## Nielsen and Chuang Exercise 2.26

Exercise 2.26Let . Write out and explicitly, both in terms of tensor products like , and using the Kronecker product.

In terms of tensor products, . Writing this as a Kronecker product yields:

Similarly, . Writing this as a Kronecker product yields:

## Nielsen and Chuang Exercise 2.25

Exercise 2.25Show that for any operator , is positive.

Because , trivially, and thus is normal, and thus has an eigendecomposition. We can therefore write:

Multiplying both sides on the left by :

Defining yields

thus any eigenvalue may be taken to be nonnegative, and thus the matrix is positive.

## Nielsen and Chuang Exercise 2.24

Exercise 24Show that a positive operator is necessarily Hermitian. Hint: show that an arbitrary operator can be written , where and are Hermitian.

I don’t really get the point of this—obviously if a matrix has all nonnegative eigenvalues they are trivially real, and the matrix is Hermitian. However, I think this is something along the lines of what they want:

By defining the matrices and we can write where and is Hermitian. We can then show that the eigenvalues of are given by:

where are real. Thus the eigenvalues of can be written as the sum of . If the matrix is positive, the imaginary part must be zero, so that the eigenvalues are all real and the matrix is Hermitian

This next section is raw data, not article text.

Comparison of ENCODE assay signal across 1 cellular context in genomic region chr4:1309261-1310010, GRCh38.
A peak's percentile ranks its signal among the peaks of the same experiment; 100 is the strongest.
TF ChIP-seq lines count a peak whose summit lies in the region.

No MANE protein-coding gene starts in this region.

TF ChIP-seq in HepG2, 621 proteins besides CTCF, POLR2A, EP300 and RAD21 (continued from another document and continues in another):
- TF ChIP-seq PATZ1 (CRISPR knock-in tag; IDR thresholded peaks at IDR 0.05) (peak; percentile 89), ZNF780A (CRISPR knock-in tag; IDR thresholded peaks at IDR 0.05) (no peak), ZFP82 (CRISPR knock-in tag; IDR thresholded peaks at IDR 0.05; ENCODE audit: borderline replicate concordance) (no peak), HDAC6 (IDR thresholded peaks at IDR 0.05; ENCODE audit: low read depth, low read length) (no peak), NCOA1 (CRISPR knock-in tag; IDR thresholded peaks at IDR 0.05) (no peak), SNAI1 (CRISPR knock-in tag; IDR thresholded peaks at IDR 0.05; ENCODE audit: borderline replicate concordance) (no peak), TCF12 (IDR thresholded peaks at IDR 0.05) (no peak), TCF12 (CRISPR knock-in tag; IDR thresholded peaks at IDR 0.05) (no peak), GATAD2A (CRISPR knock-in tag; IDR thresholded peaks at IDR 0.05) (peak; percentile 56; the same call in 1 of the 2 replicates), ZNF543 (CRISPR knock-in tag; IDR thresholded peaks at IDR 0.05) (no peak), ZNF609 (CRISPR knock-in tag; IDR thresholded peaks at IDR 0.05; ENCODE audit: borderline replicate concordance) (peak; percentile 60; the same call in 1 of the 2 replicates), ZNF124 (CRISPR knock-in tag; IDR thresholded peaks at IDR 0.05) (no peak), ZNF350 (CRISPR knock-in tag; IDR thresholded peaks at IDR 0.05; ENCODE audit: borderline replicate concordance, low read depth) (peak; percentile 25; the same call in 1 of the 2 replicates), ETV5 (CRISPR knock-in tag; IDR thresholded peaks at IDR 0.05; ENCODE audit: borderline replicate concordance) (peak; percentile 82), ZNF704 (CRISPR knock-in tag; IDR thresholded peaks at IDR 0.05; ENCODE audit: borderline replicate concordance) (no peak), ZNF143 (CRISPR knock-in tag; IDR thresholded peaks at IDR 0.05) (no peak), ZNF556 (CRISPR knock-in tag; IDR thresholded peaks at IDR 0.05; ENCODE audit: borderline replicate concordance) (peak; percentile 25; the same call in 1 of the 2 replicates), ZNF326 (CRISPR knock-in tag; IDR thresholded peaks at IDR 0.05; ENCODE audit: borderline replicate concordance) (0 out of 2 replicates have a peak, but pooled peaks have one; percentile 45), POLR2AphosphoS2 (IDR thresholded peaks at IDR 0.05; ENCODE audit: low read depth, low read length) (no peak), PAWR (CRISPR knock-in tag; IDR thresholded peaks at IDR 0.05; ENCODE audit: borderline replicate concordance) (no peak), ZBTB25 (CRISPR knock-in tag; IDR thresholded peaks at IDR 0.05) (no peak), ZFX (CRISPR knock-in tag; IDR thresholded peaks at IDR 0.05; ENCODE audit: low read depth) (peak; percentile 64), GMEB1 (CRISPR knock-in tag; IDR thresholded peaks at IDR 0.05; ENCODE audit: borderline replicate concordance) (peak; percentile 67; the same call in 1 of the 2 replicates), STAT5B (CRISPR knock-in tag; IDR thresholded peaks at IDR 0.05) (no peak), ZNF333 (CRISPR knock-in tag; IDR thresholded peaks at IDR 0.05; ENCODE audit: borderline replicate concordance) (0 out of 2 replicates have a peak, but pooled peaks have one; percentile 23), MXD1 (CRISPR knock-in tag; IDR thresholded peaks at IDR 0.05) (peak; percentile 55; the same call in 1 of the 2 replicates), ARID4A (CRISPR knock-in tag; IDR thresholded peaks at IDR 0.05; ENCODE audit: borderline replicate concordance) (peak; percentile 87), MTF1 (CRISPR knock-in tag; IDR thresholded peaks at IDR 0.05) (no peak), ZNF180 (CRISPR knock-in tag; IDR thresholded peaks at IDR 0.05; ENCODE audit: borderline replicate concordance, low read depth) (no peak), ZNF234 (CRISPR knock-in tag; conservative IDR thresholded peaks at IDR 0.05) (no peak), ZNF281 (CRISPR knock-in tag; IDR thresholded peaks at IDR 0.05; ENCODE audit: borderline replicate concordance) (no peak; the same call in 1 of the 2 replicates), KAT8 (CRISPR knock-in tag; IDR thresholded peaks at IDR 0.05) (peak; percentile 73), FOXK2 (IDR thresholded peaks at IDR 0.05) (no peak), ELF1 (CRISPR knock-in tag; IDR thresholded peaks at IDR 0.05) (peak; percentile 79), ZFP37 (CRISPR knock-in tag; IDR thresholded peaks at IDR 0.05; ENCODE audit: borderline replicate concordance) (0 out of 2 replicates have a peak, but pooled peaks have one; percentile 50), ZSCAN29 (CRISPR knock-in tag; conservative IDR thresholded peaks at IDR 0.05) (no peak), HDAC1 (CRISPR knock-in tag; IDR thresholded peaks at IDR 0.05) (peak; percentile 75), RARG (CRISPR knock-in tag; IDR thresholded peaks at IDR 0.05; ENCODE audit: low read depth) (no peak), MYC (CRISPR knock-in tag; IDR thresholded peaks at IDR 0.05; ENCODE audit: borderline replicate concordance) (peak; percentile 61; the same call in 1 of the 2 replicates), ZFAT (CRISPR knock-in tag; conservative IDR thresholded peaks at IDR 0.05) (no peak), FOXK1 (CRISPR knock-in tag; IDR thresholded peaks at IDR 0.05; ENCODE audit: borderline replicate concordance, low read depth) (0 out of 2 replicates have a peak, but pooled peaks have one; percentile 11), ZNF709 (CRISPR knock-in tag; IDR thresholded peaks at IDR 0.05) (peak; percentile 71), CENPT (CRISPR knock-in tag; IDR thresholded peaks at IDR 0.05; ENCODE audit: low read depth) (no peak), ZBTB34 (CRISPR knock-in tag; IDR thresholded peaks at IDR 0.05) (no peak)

## Nielsen and Chuang Exercise 2.23

Exercise 2.23Show that the eigenvalues of a projector are all either 0 or 1.

We can write a projector as

We may also define the projector of the orthogonal space in a diagonal basis (exercise 2.22)

and can thus expand in an eigenbasis with either eigenvalue 1 (for the space), or eigenvalue 0 (for the space)

and thus the eigenvalues are either 0 or 1.

## Nielsen and Chuang Exercise 2.22

Exercise 2.22Prove that two eigenvectors of a Hermitian operator with different eigenvalues are necessarily orthogonal.

A Hermitian operator can act to the right or the left. Thus, if we have

then

(acting to the right), or

(acting to the left). Subtracting the two:

so that either or

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